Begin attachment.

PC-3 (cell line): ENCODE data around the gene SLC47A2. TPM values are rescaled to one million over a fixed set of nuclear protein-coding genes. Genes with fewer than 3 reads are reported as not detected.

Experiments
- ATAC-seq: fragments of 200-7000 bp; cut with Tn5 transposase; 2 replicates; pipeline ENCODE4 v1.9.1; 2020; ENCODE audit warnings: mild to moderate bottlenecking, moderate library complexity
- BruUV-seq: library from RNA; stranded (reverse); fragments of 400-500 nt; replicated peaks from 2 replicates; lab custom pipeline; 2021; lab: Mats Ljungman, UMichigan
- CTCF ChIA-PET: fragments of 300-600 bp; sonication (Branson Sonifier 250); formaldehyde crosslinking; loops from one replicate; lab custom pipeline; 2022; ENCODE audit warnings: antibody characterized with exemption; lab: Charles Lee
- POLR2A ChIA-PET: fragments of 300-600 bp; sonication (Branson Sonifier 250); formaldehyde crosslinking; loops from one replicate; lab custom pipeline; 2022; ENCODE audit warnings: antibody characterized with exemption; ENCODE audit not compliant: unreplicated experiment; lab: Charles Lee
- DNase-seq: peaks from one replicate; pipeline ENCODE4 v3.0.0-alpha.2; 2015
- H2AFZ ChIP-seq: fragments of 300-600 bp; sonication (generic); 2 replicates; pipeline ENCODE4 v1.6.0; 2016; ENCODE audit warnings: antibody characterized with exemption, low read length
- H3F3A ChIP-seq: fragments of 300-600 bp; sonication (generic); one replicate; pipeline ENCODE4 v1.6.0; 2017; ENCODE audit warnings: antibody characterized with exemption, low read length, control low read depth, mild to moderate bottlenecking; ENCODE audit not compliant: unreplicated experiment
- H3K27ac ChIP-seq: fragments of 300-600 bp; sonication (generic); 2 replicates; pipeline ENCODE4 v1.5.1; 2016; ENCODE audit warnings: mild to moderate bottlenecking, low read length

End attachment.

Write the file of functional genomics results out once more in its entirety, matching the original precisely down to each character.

PC-3 (cell line): ENCODE data around the gene SLC47A2. TPM values are rescaled to one million over a fixed set of nuclear protein-coding genes. Genes with fewer than 3 reads are reported as not detected.

Experiments
- ATAC-seq: fragments of 200-7000 bp; cut with Tn5 transposase; 2 replicates; pipeline ENCODE4 v1.9.1; 2020; ENCODE audit warnings: mild to moderate bottlenecking, moderate library complexity
- BruUV-seq: library from RNA; stranded (reverse); fragments of 400-500 nt; replicated peaks from 2 replicates; lab custom pipeline; 2021; lab: Mats Ljungman, UMichigan
- CTCF ChIA-PET: fragments of 300-600 bp; sonication (Branson Sonifier 250); formaldehyde crosslinking; loops from one replicate; lab custom pipeline; 2022; ENCODE audit warnings: antibody characterized with exemption; lab: Charles Lee
- POLR2A ChIA-PET: fragments of 300-600 bp; sonication (Branson Sonifier 250); formaldehyde crosslinking; loops from one replicate; lab custom pipeline; 2022; ENCODE audit warnings: antibody characterized with exemption; ENCODE audit not compliant: unreplicated experiment; lab: Charles Lee
- DNase-seq: peaks from one replicate; pipeline ENCODE4 v3.0.0-alpha.2; 2015
- H2AFZ ChIP-seq: fragments of 300-600 bp; sonication (generic); 2 replicates; pipeline ENCODE4 v1.6.0; 2016; ENCODE audit warnings: antibody characterized with exemption, low read length
- H3F3A ChIP-seq: fragments of 300-600 bp; sonication (generic); one replicate; pipeline ENCODE4 v1.6.0; 2017; ENCODE audit warnings: antibody characterized with exemption, low read length, control low read depth, mild to moderate bottlenecking; ENCODE audit not compliant: unreplicated experiment
- H3K27ac ChIP-seq: fragments of 300-600 bp; sonication (generic); 2 replicates; pipeline ENCODE4 v1.5.1; 2016; ENCODE audit warnings: mild to moderate bottlenecking, low read length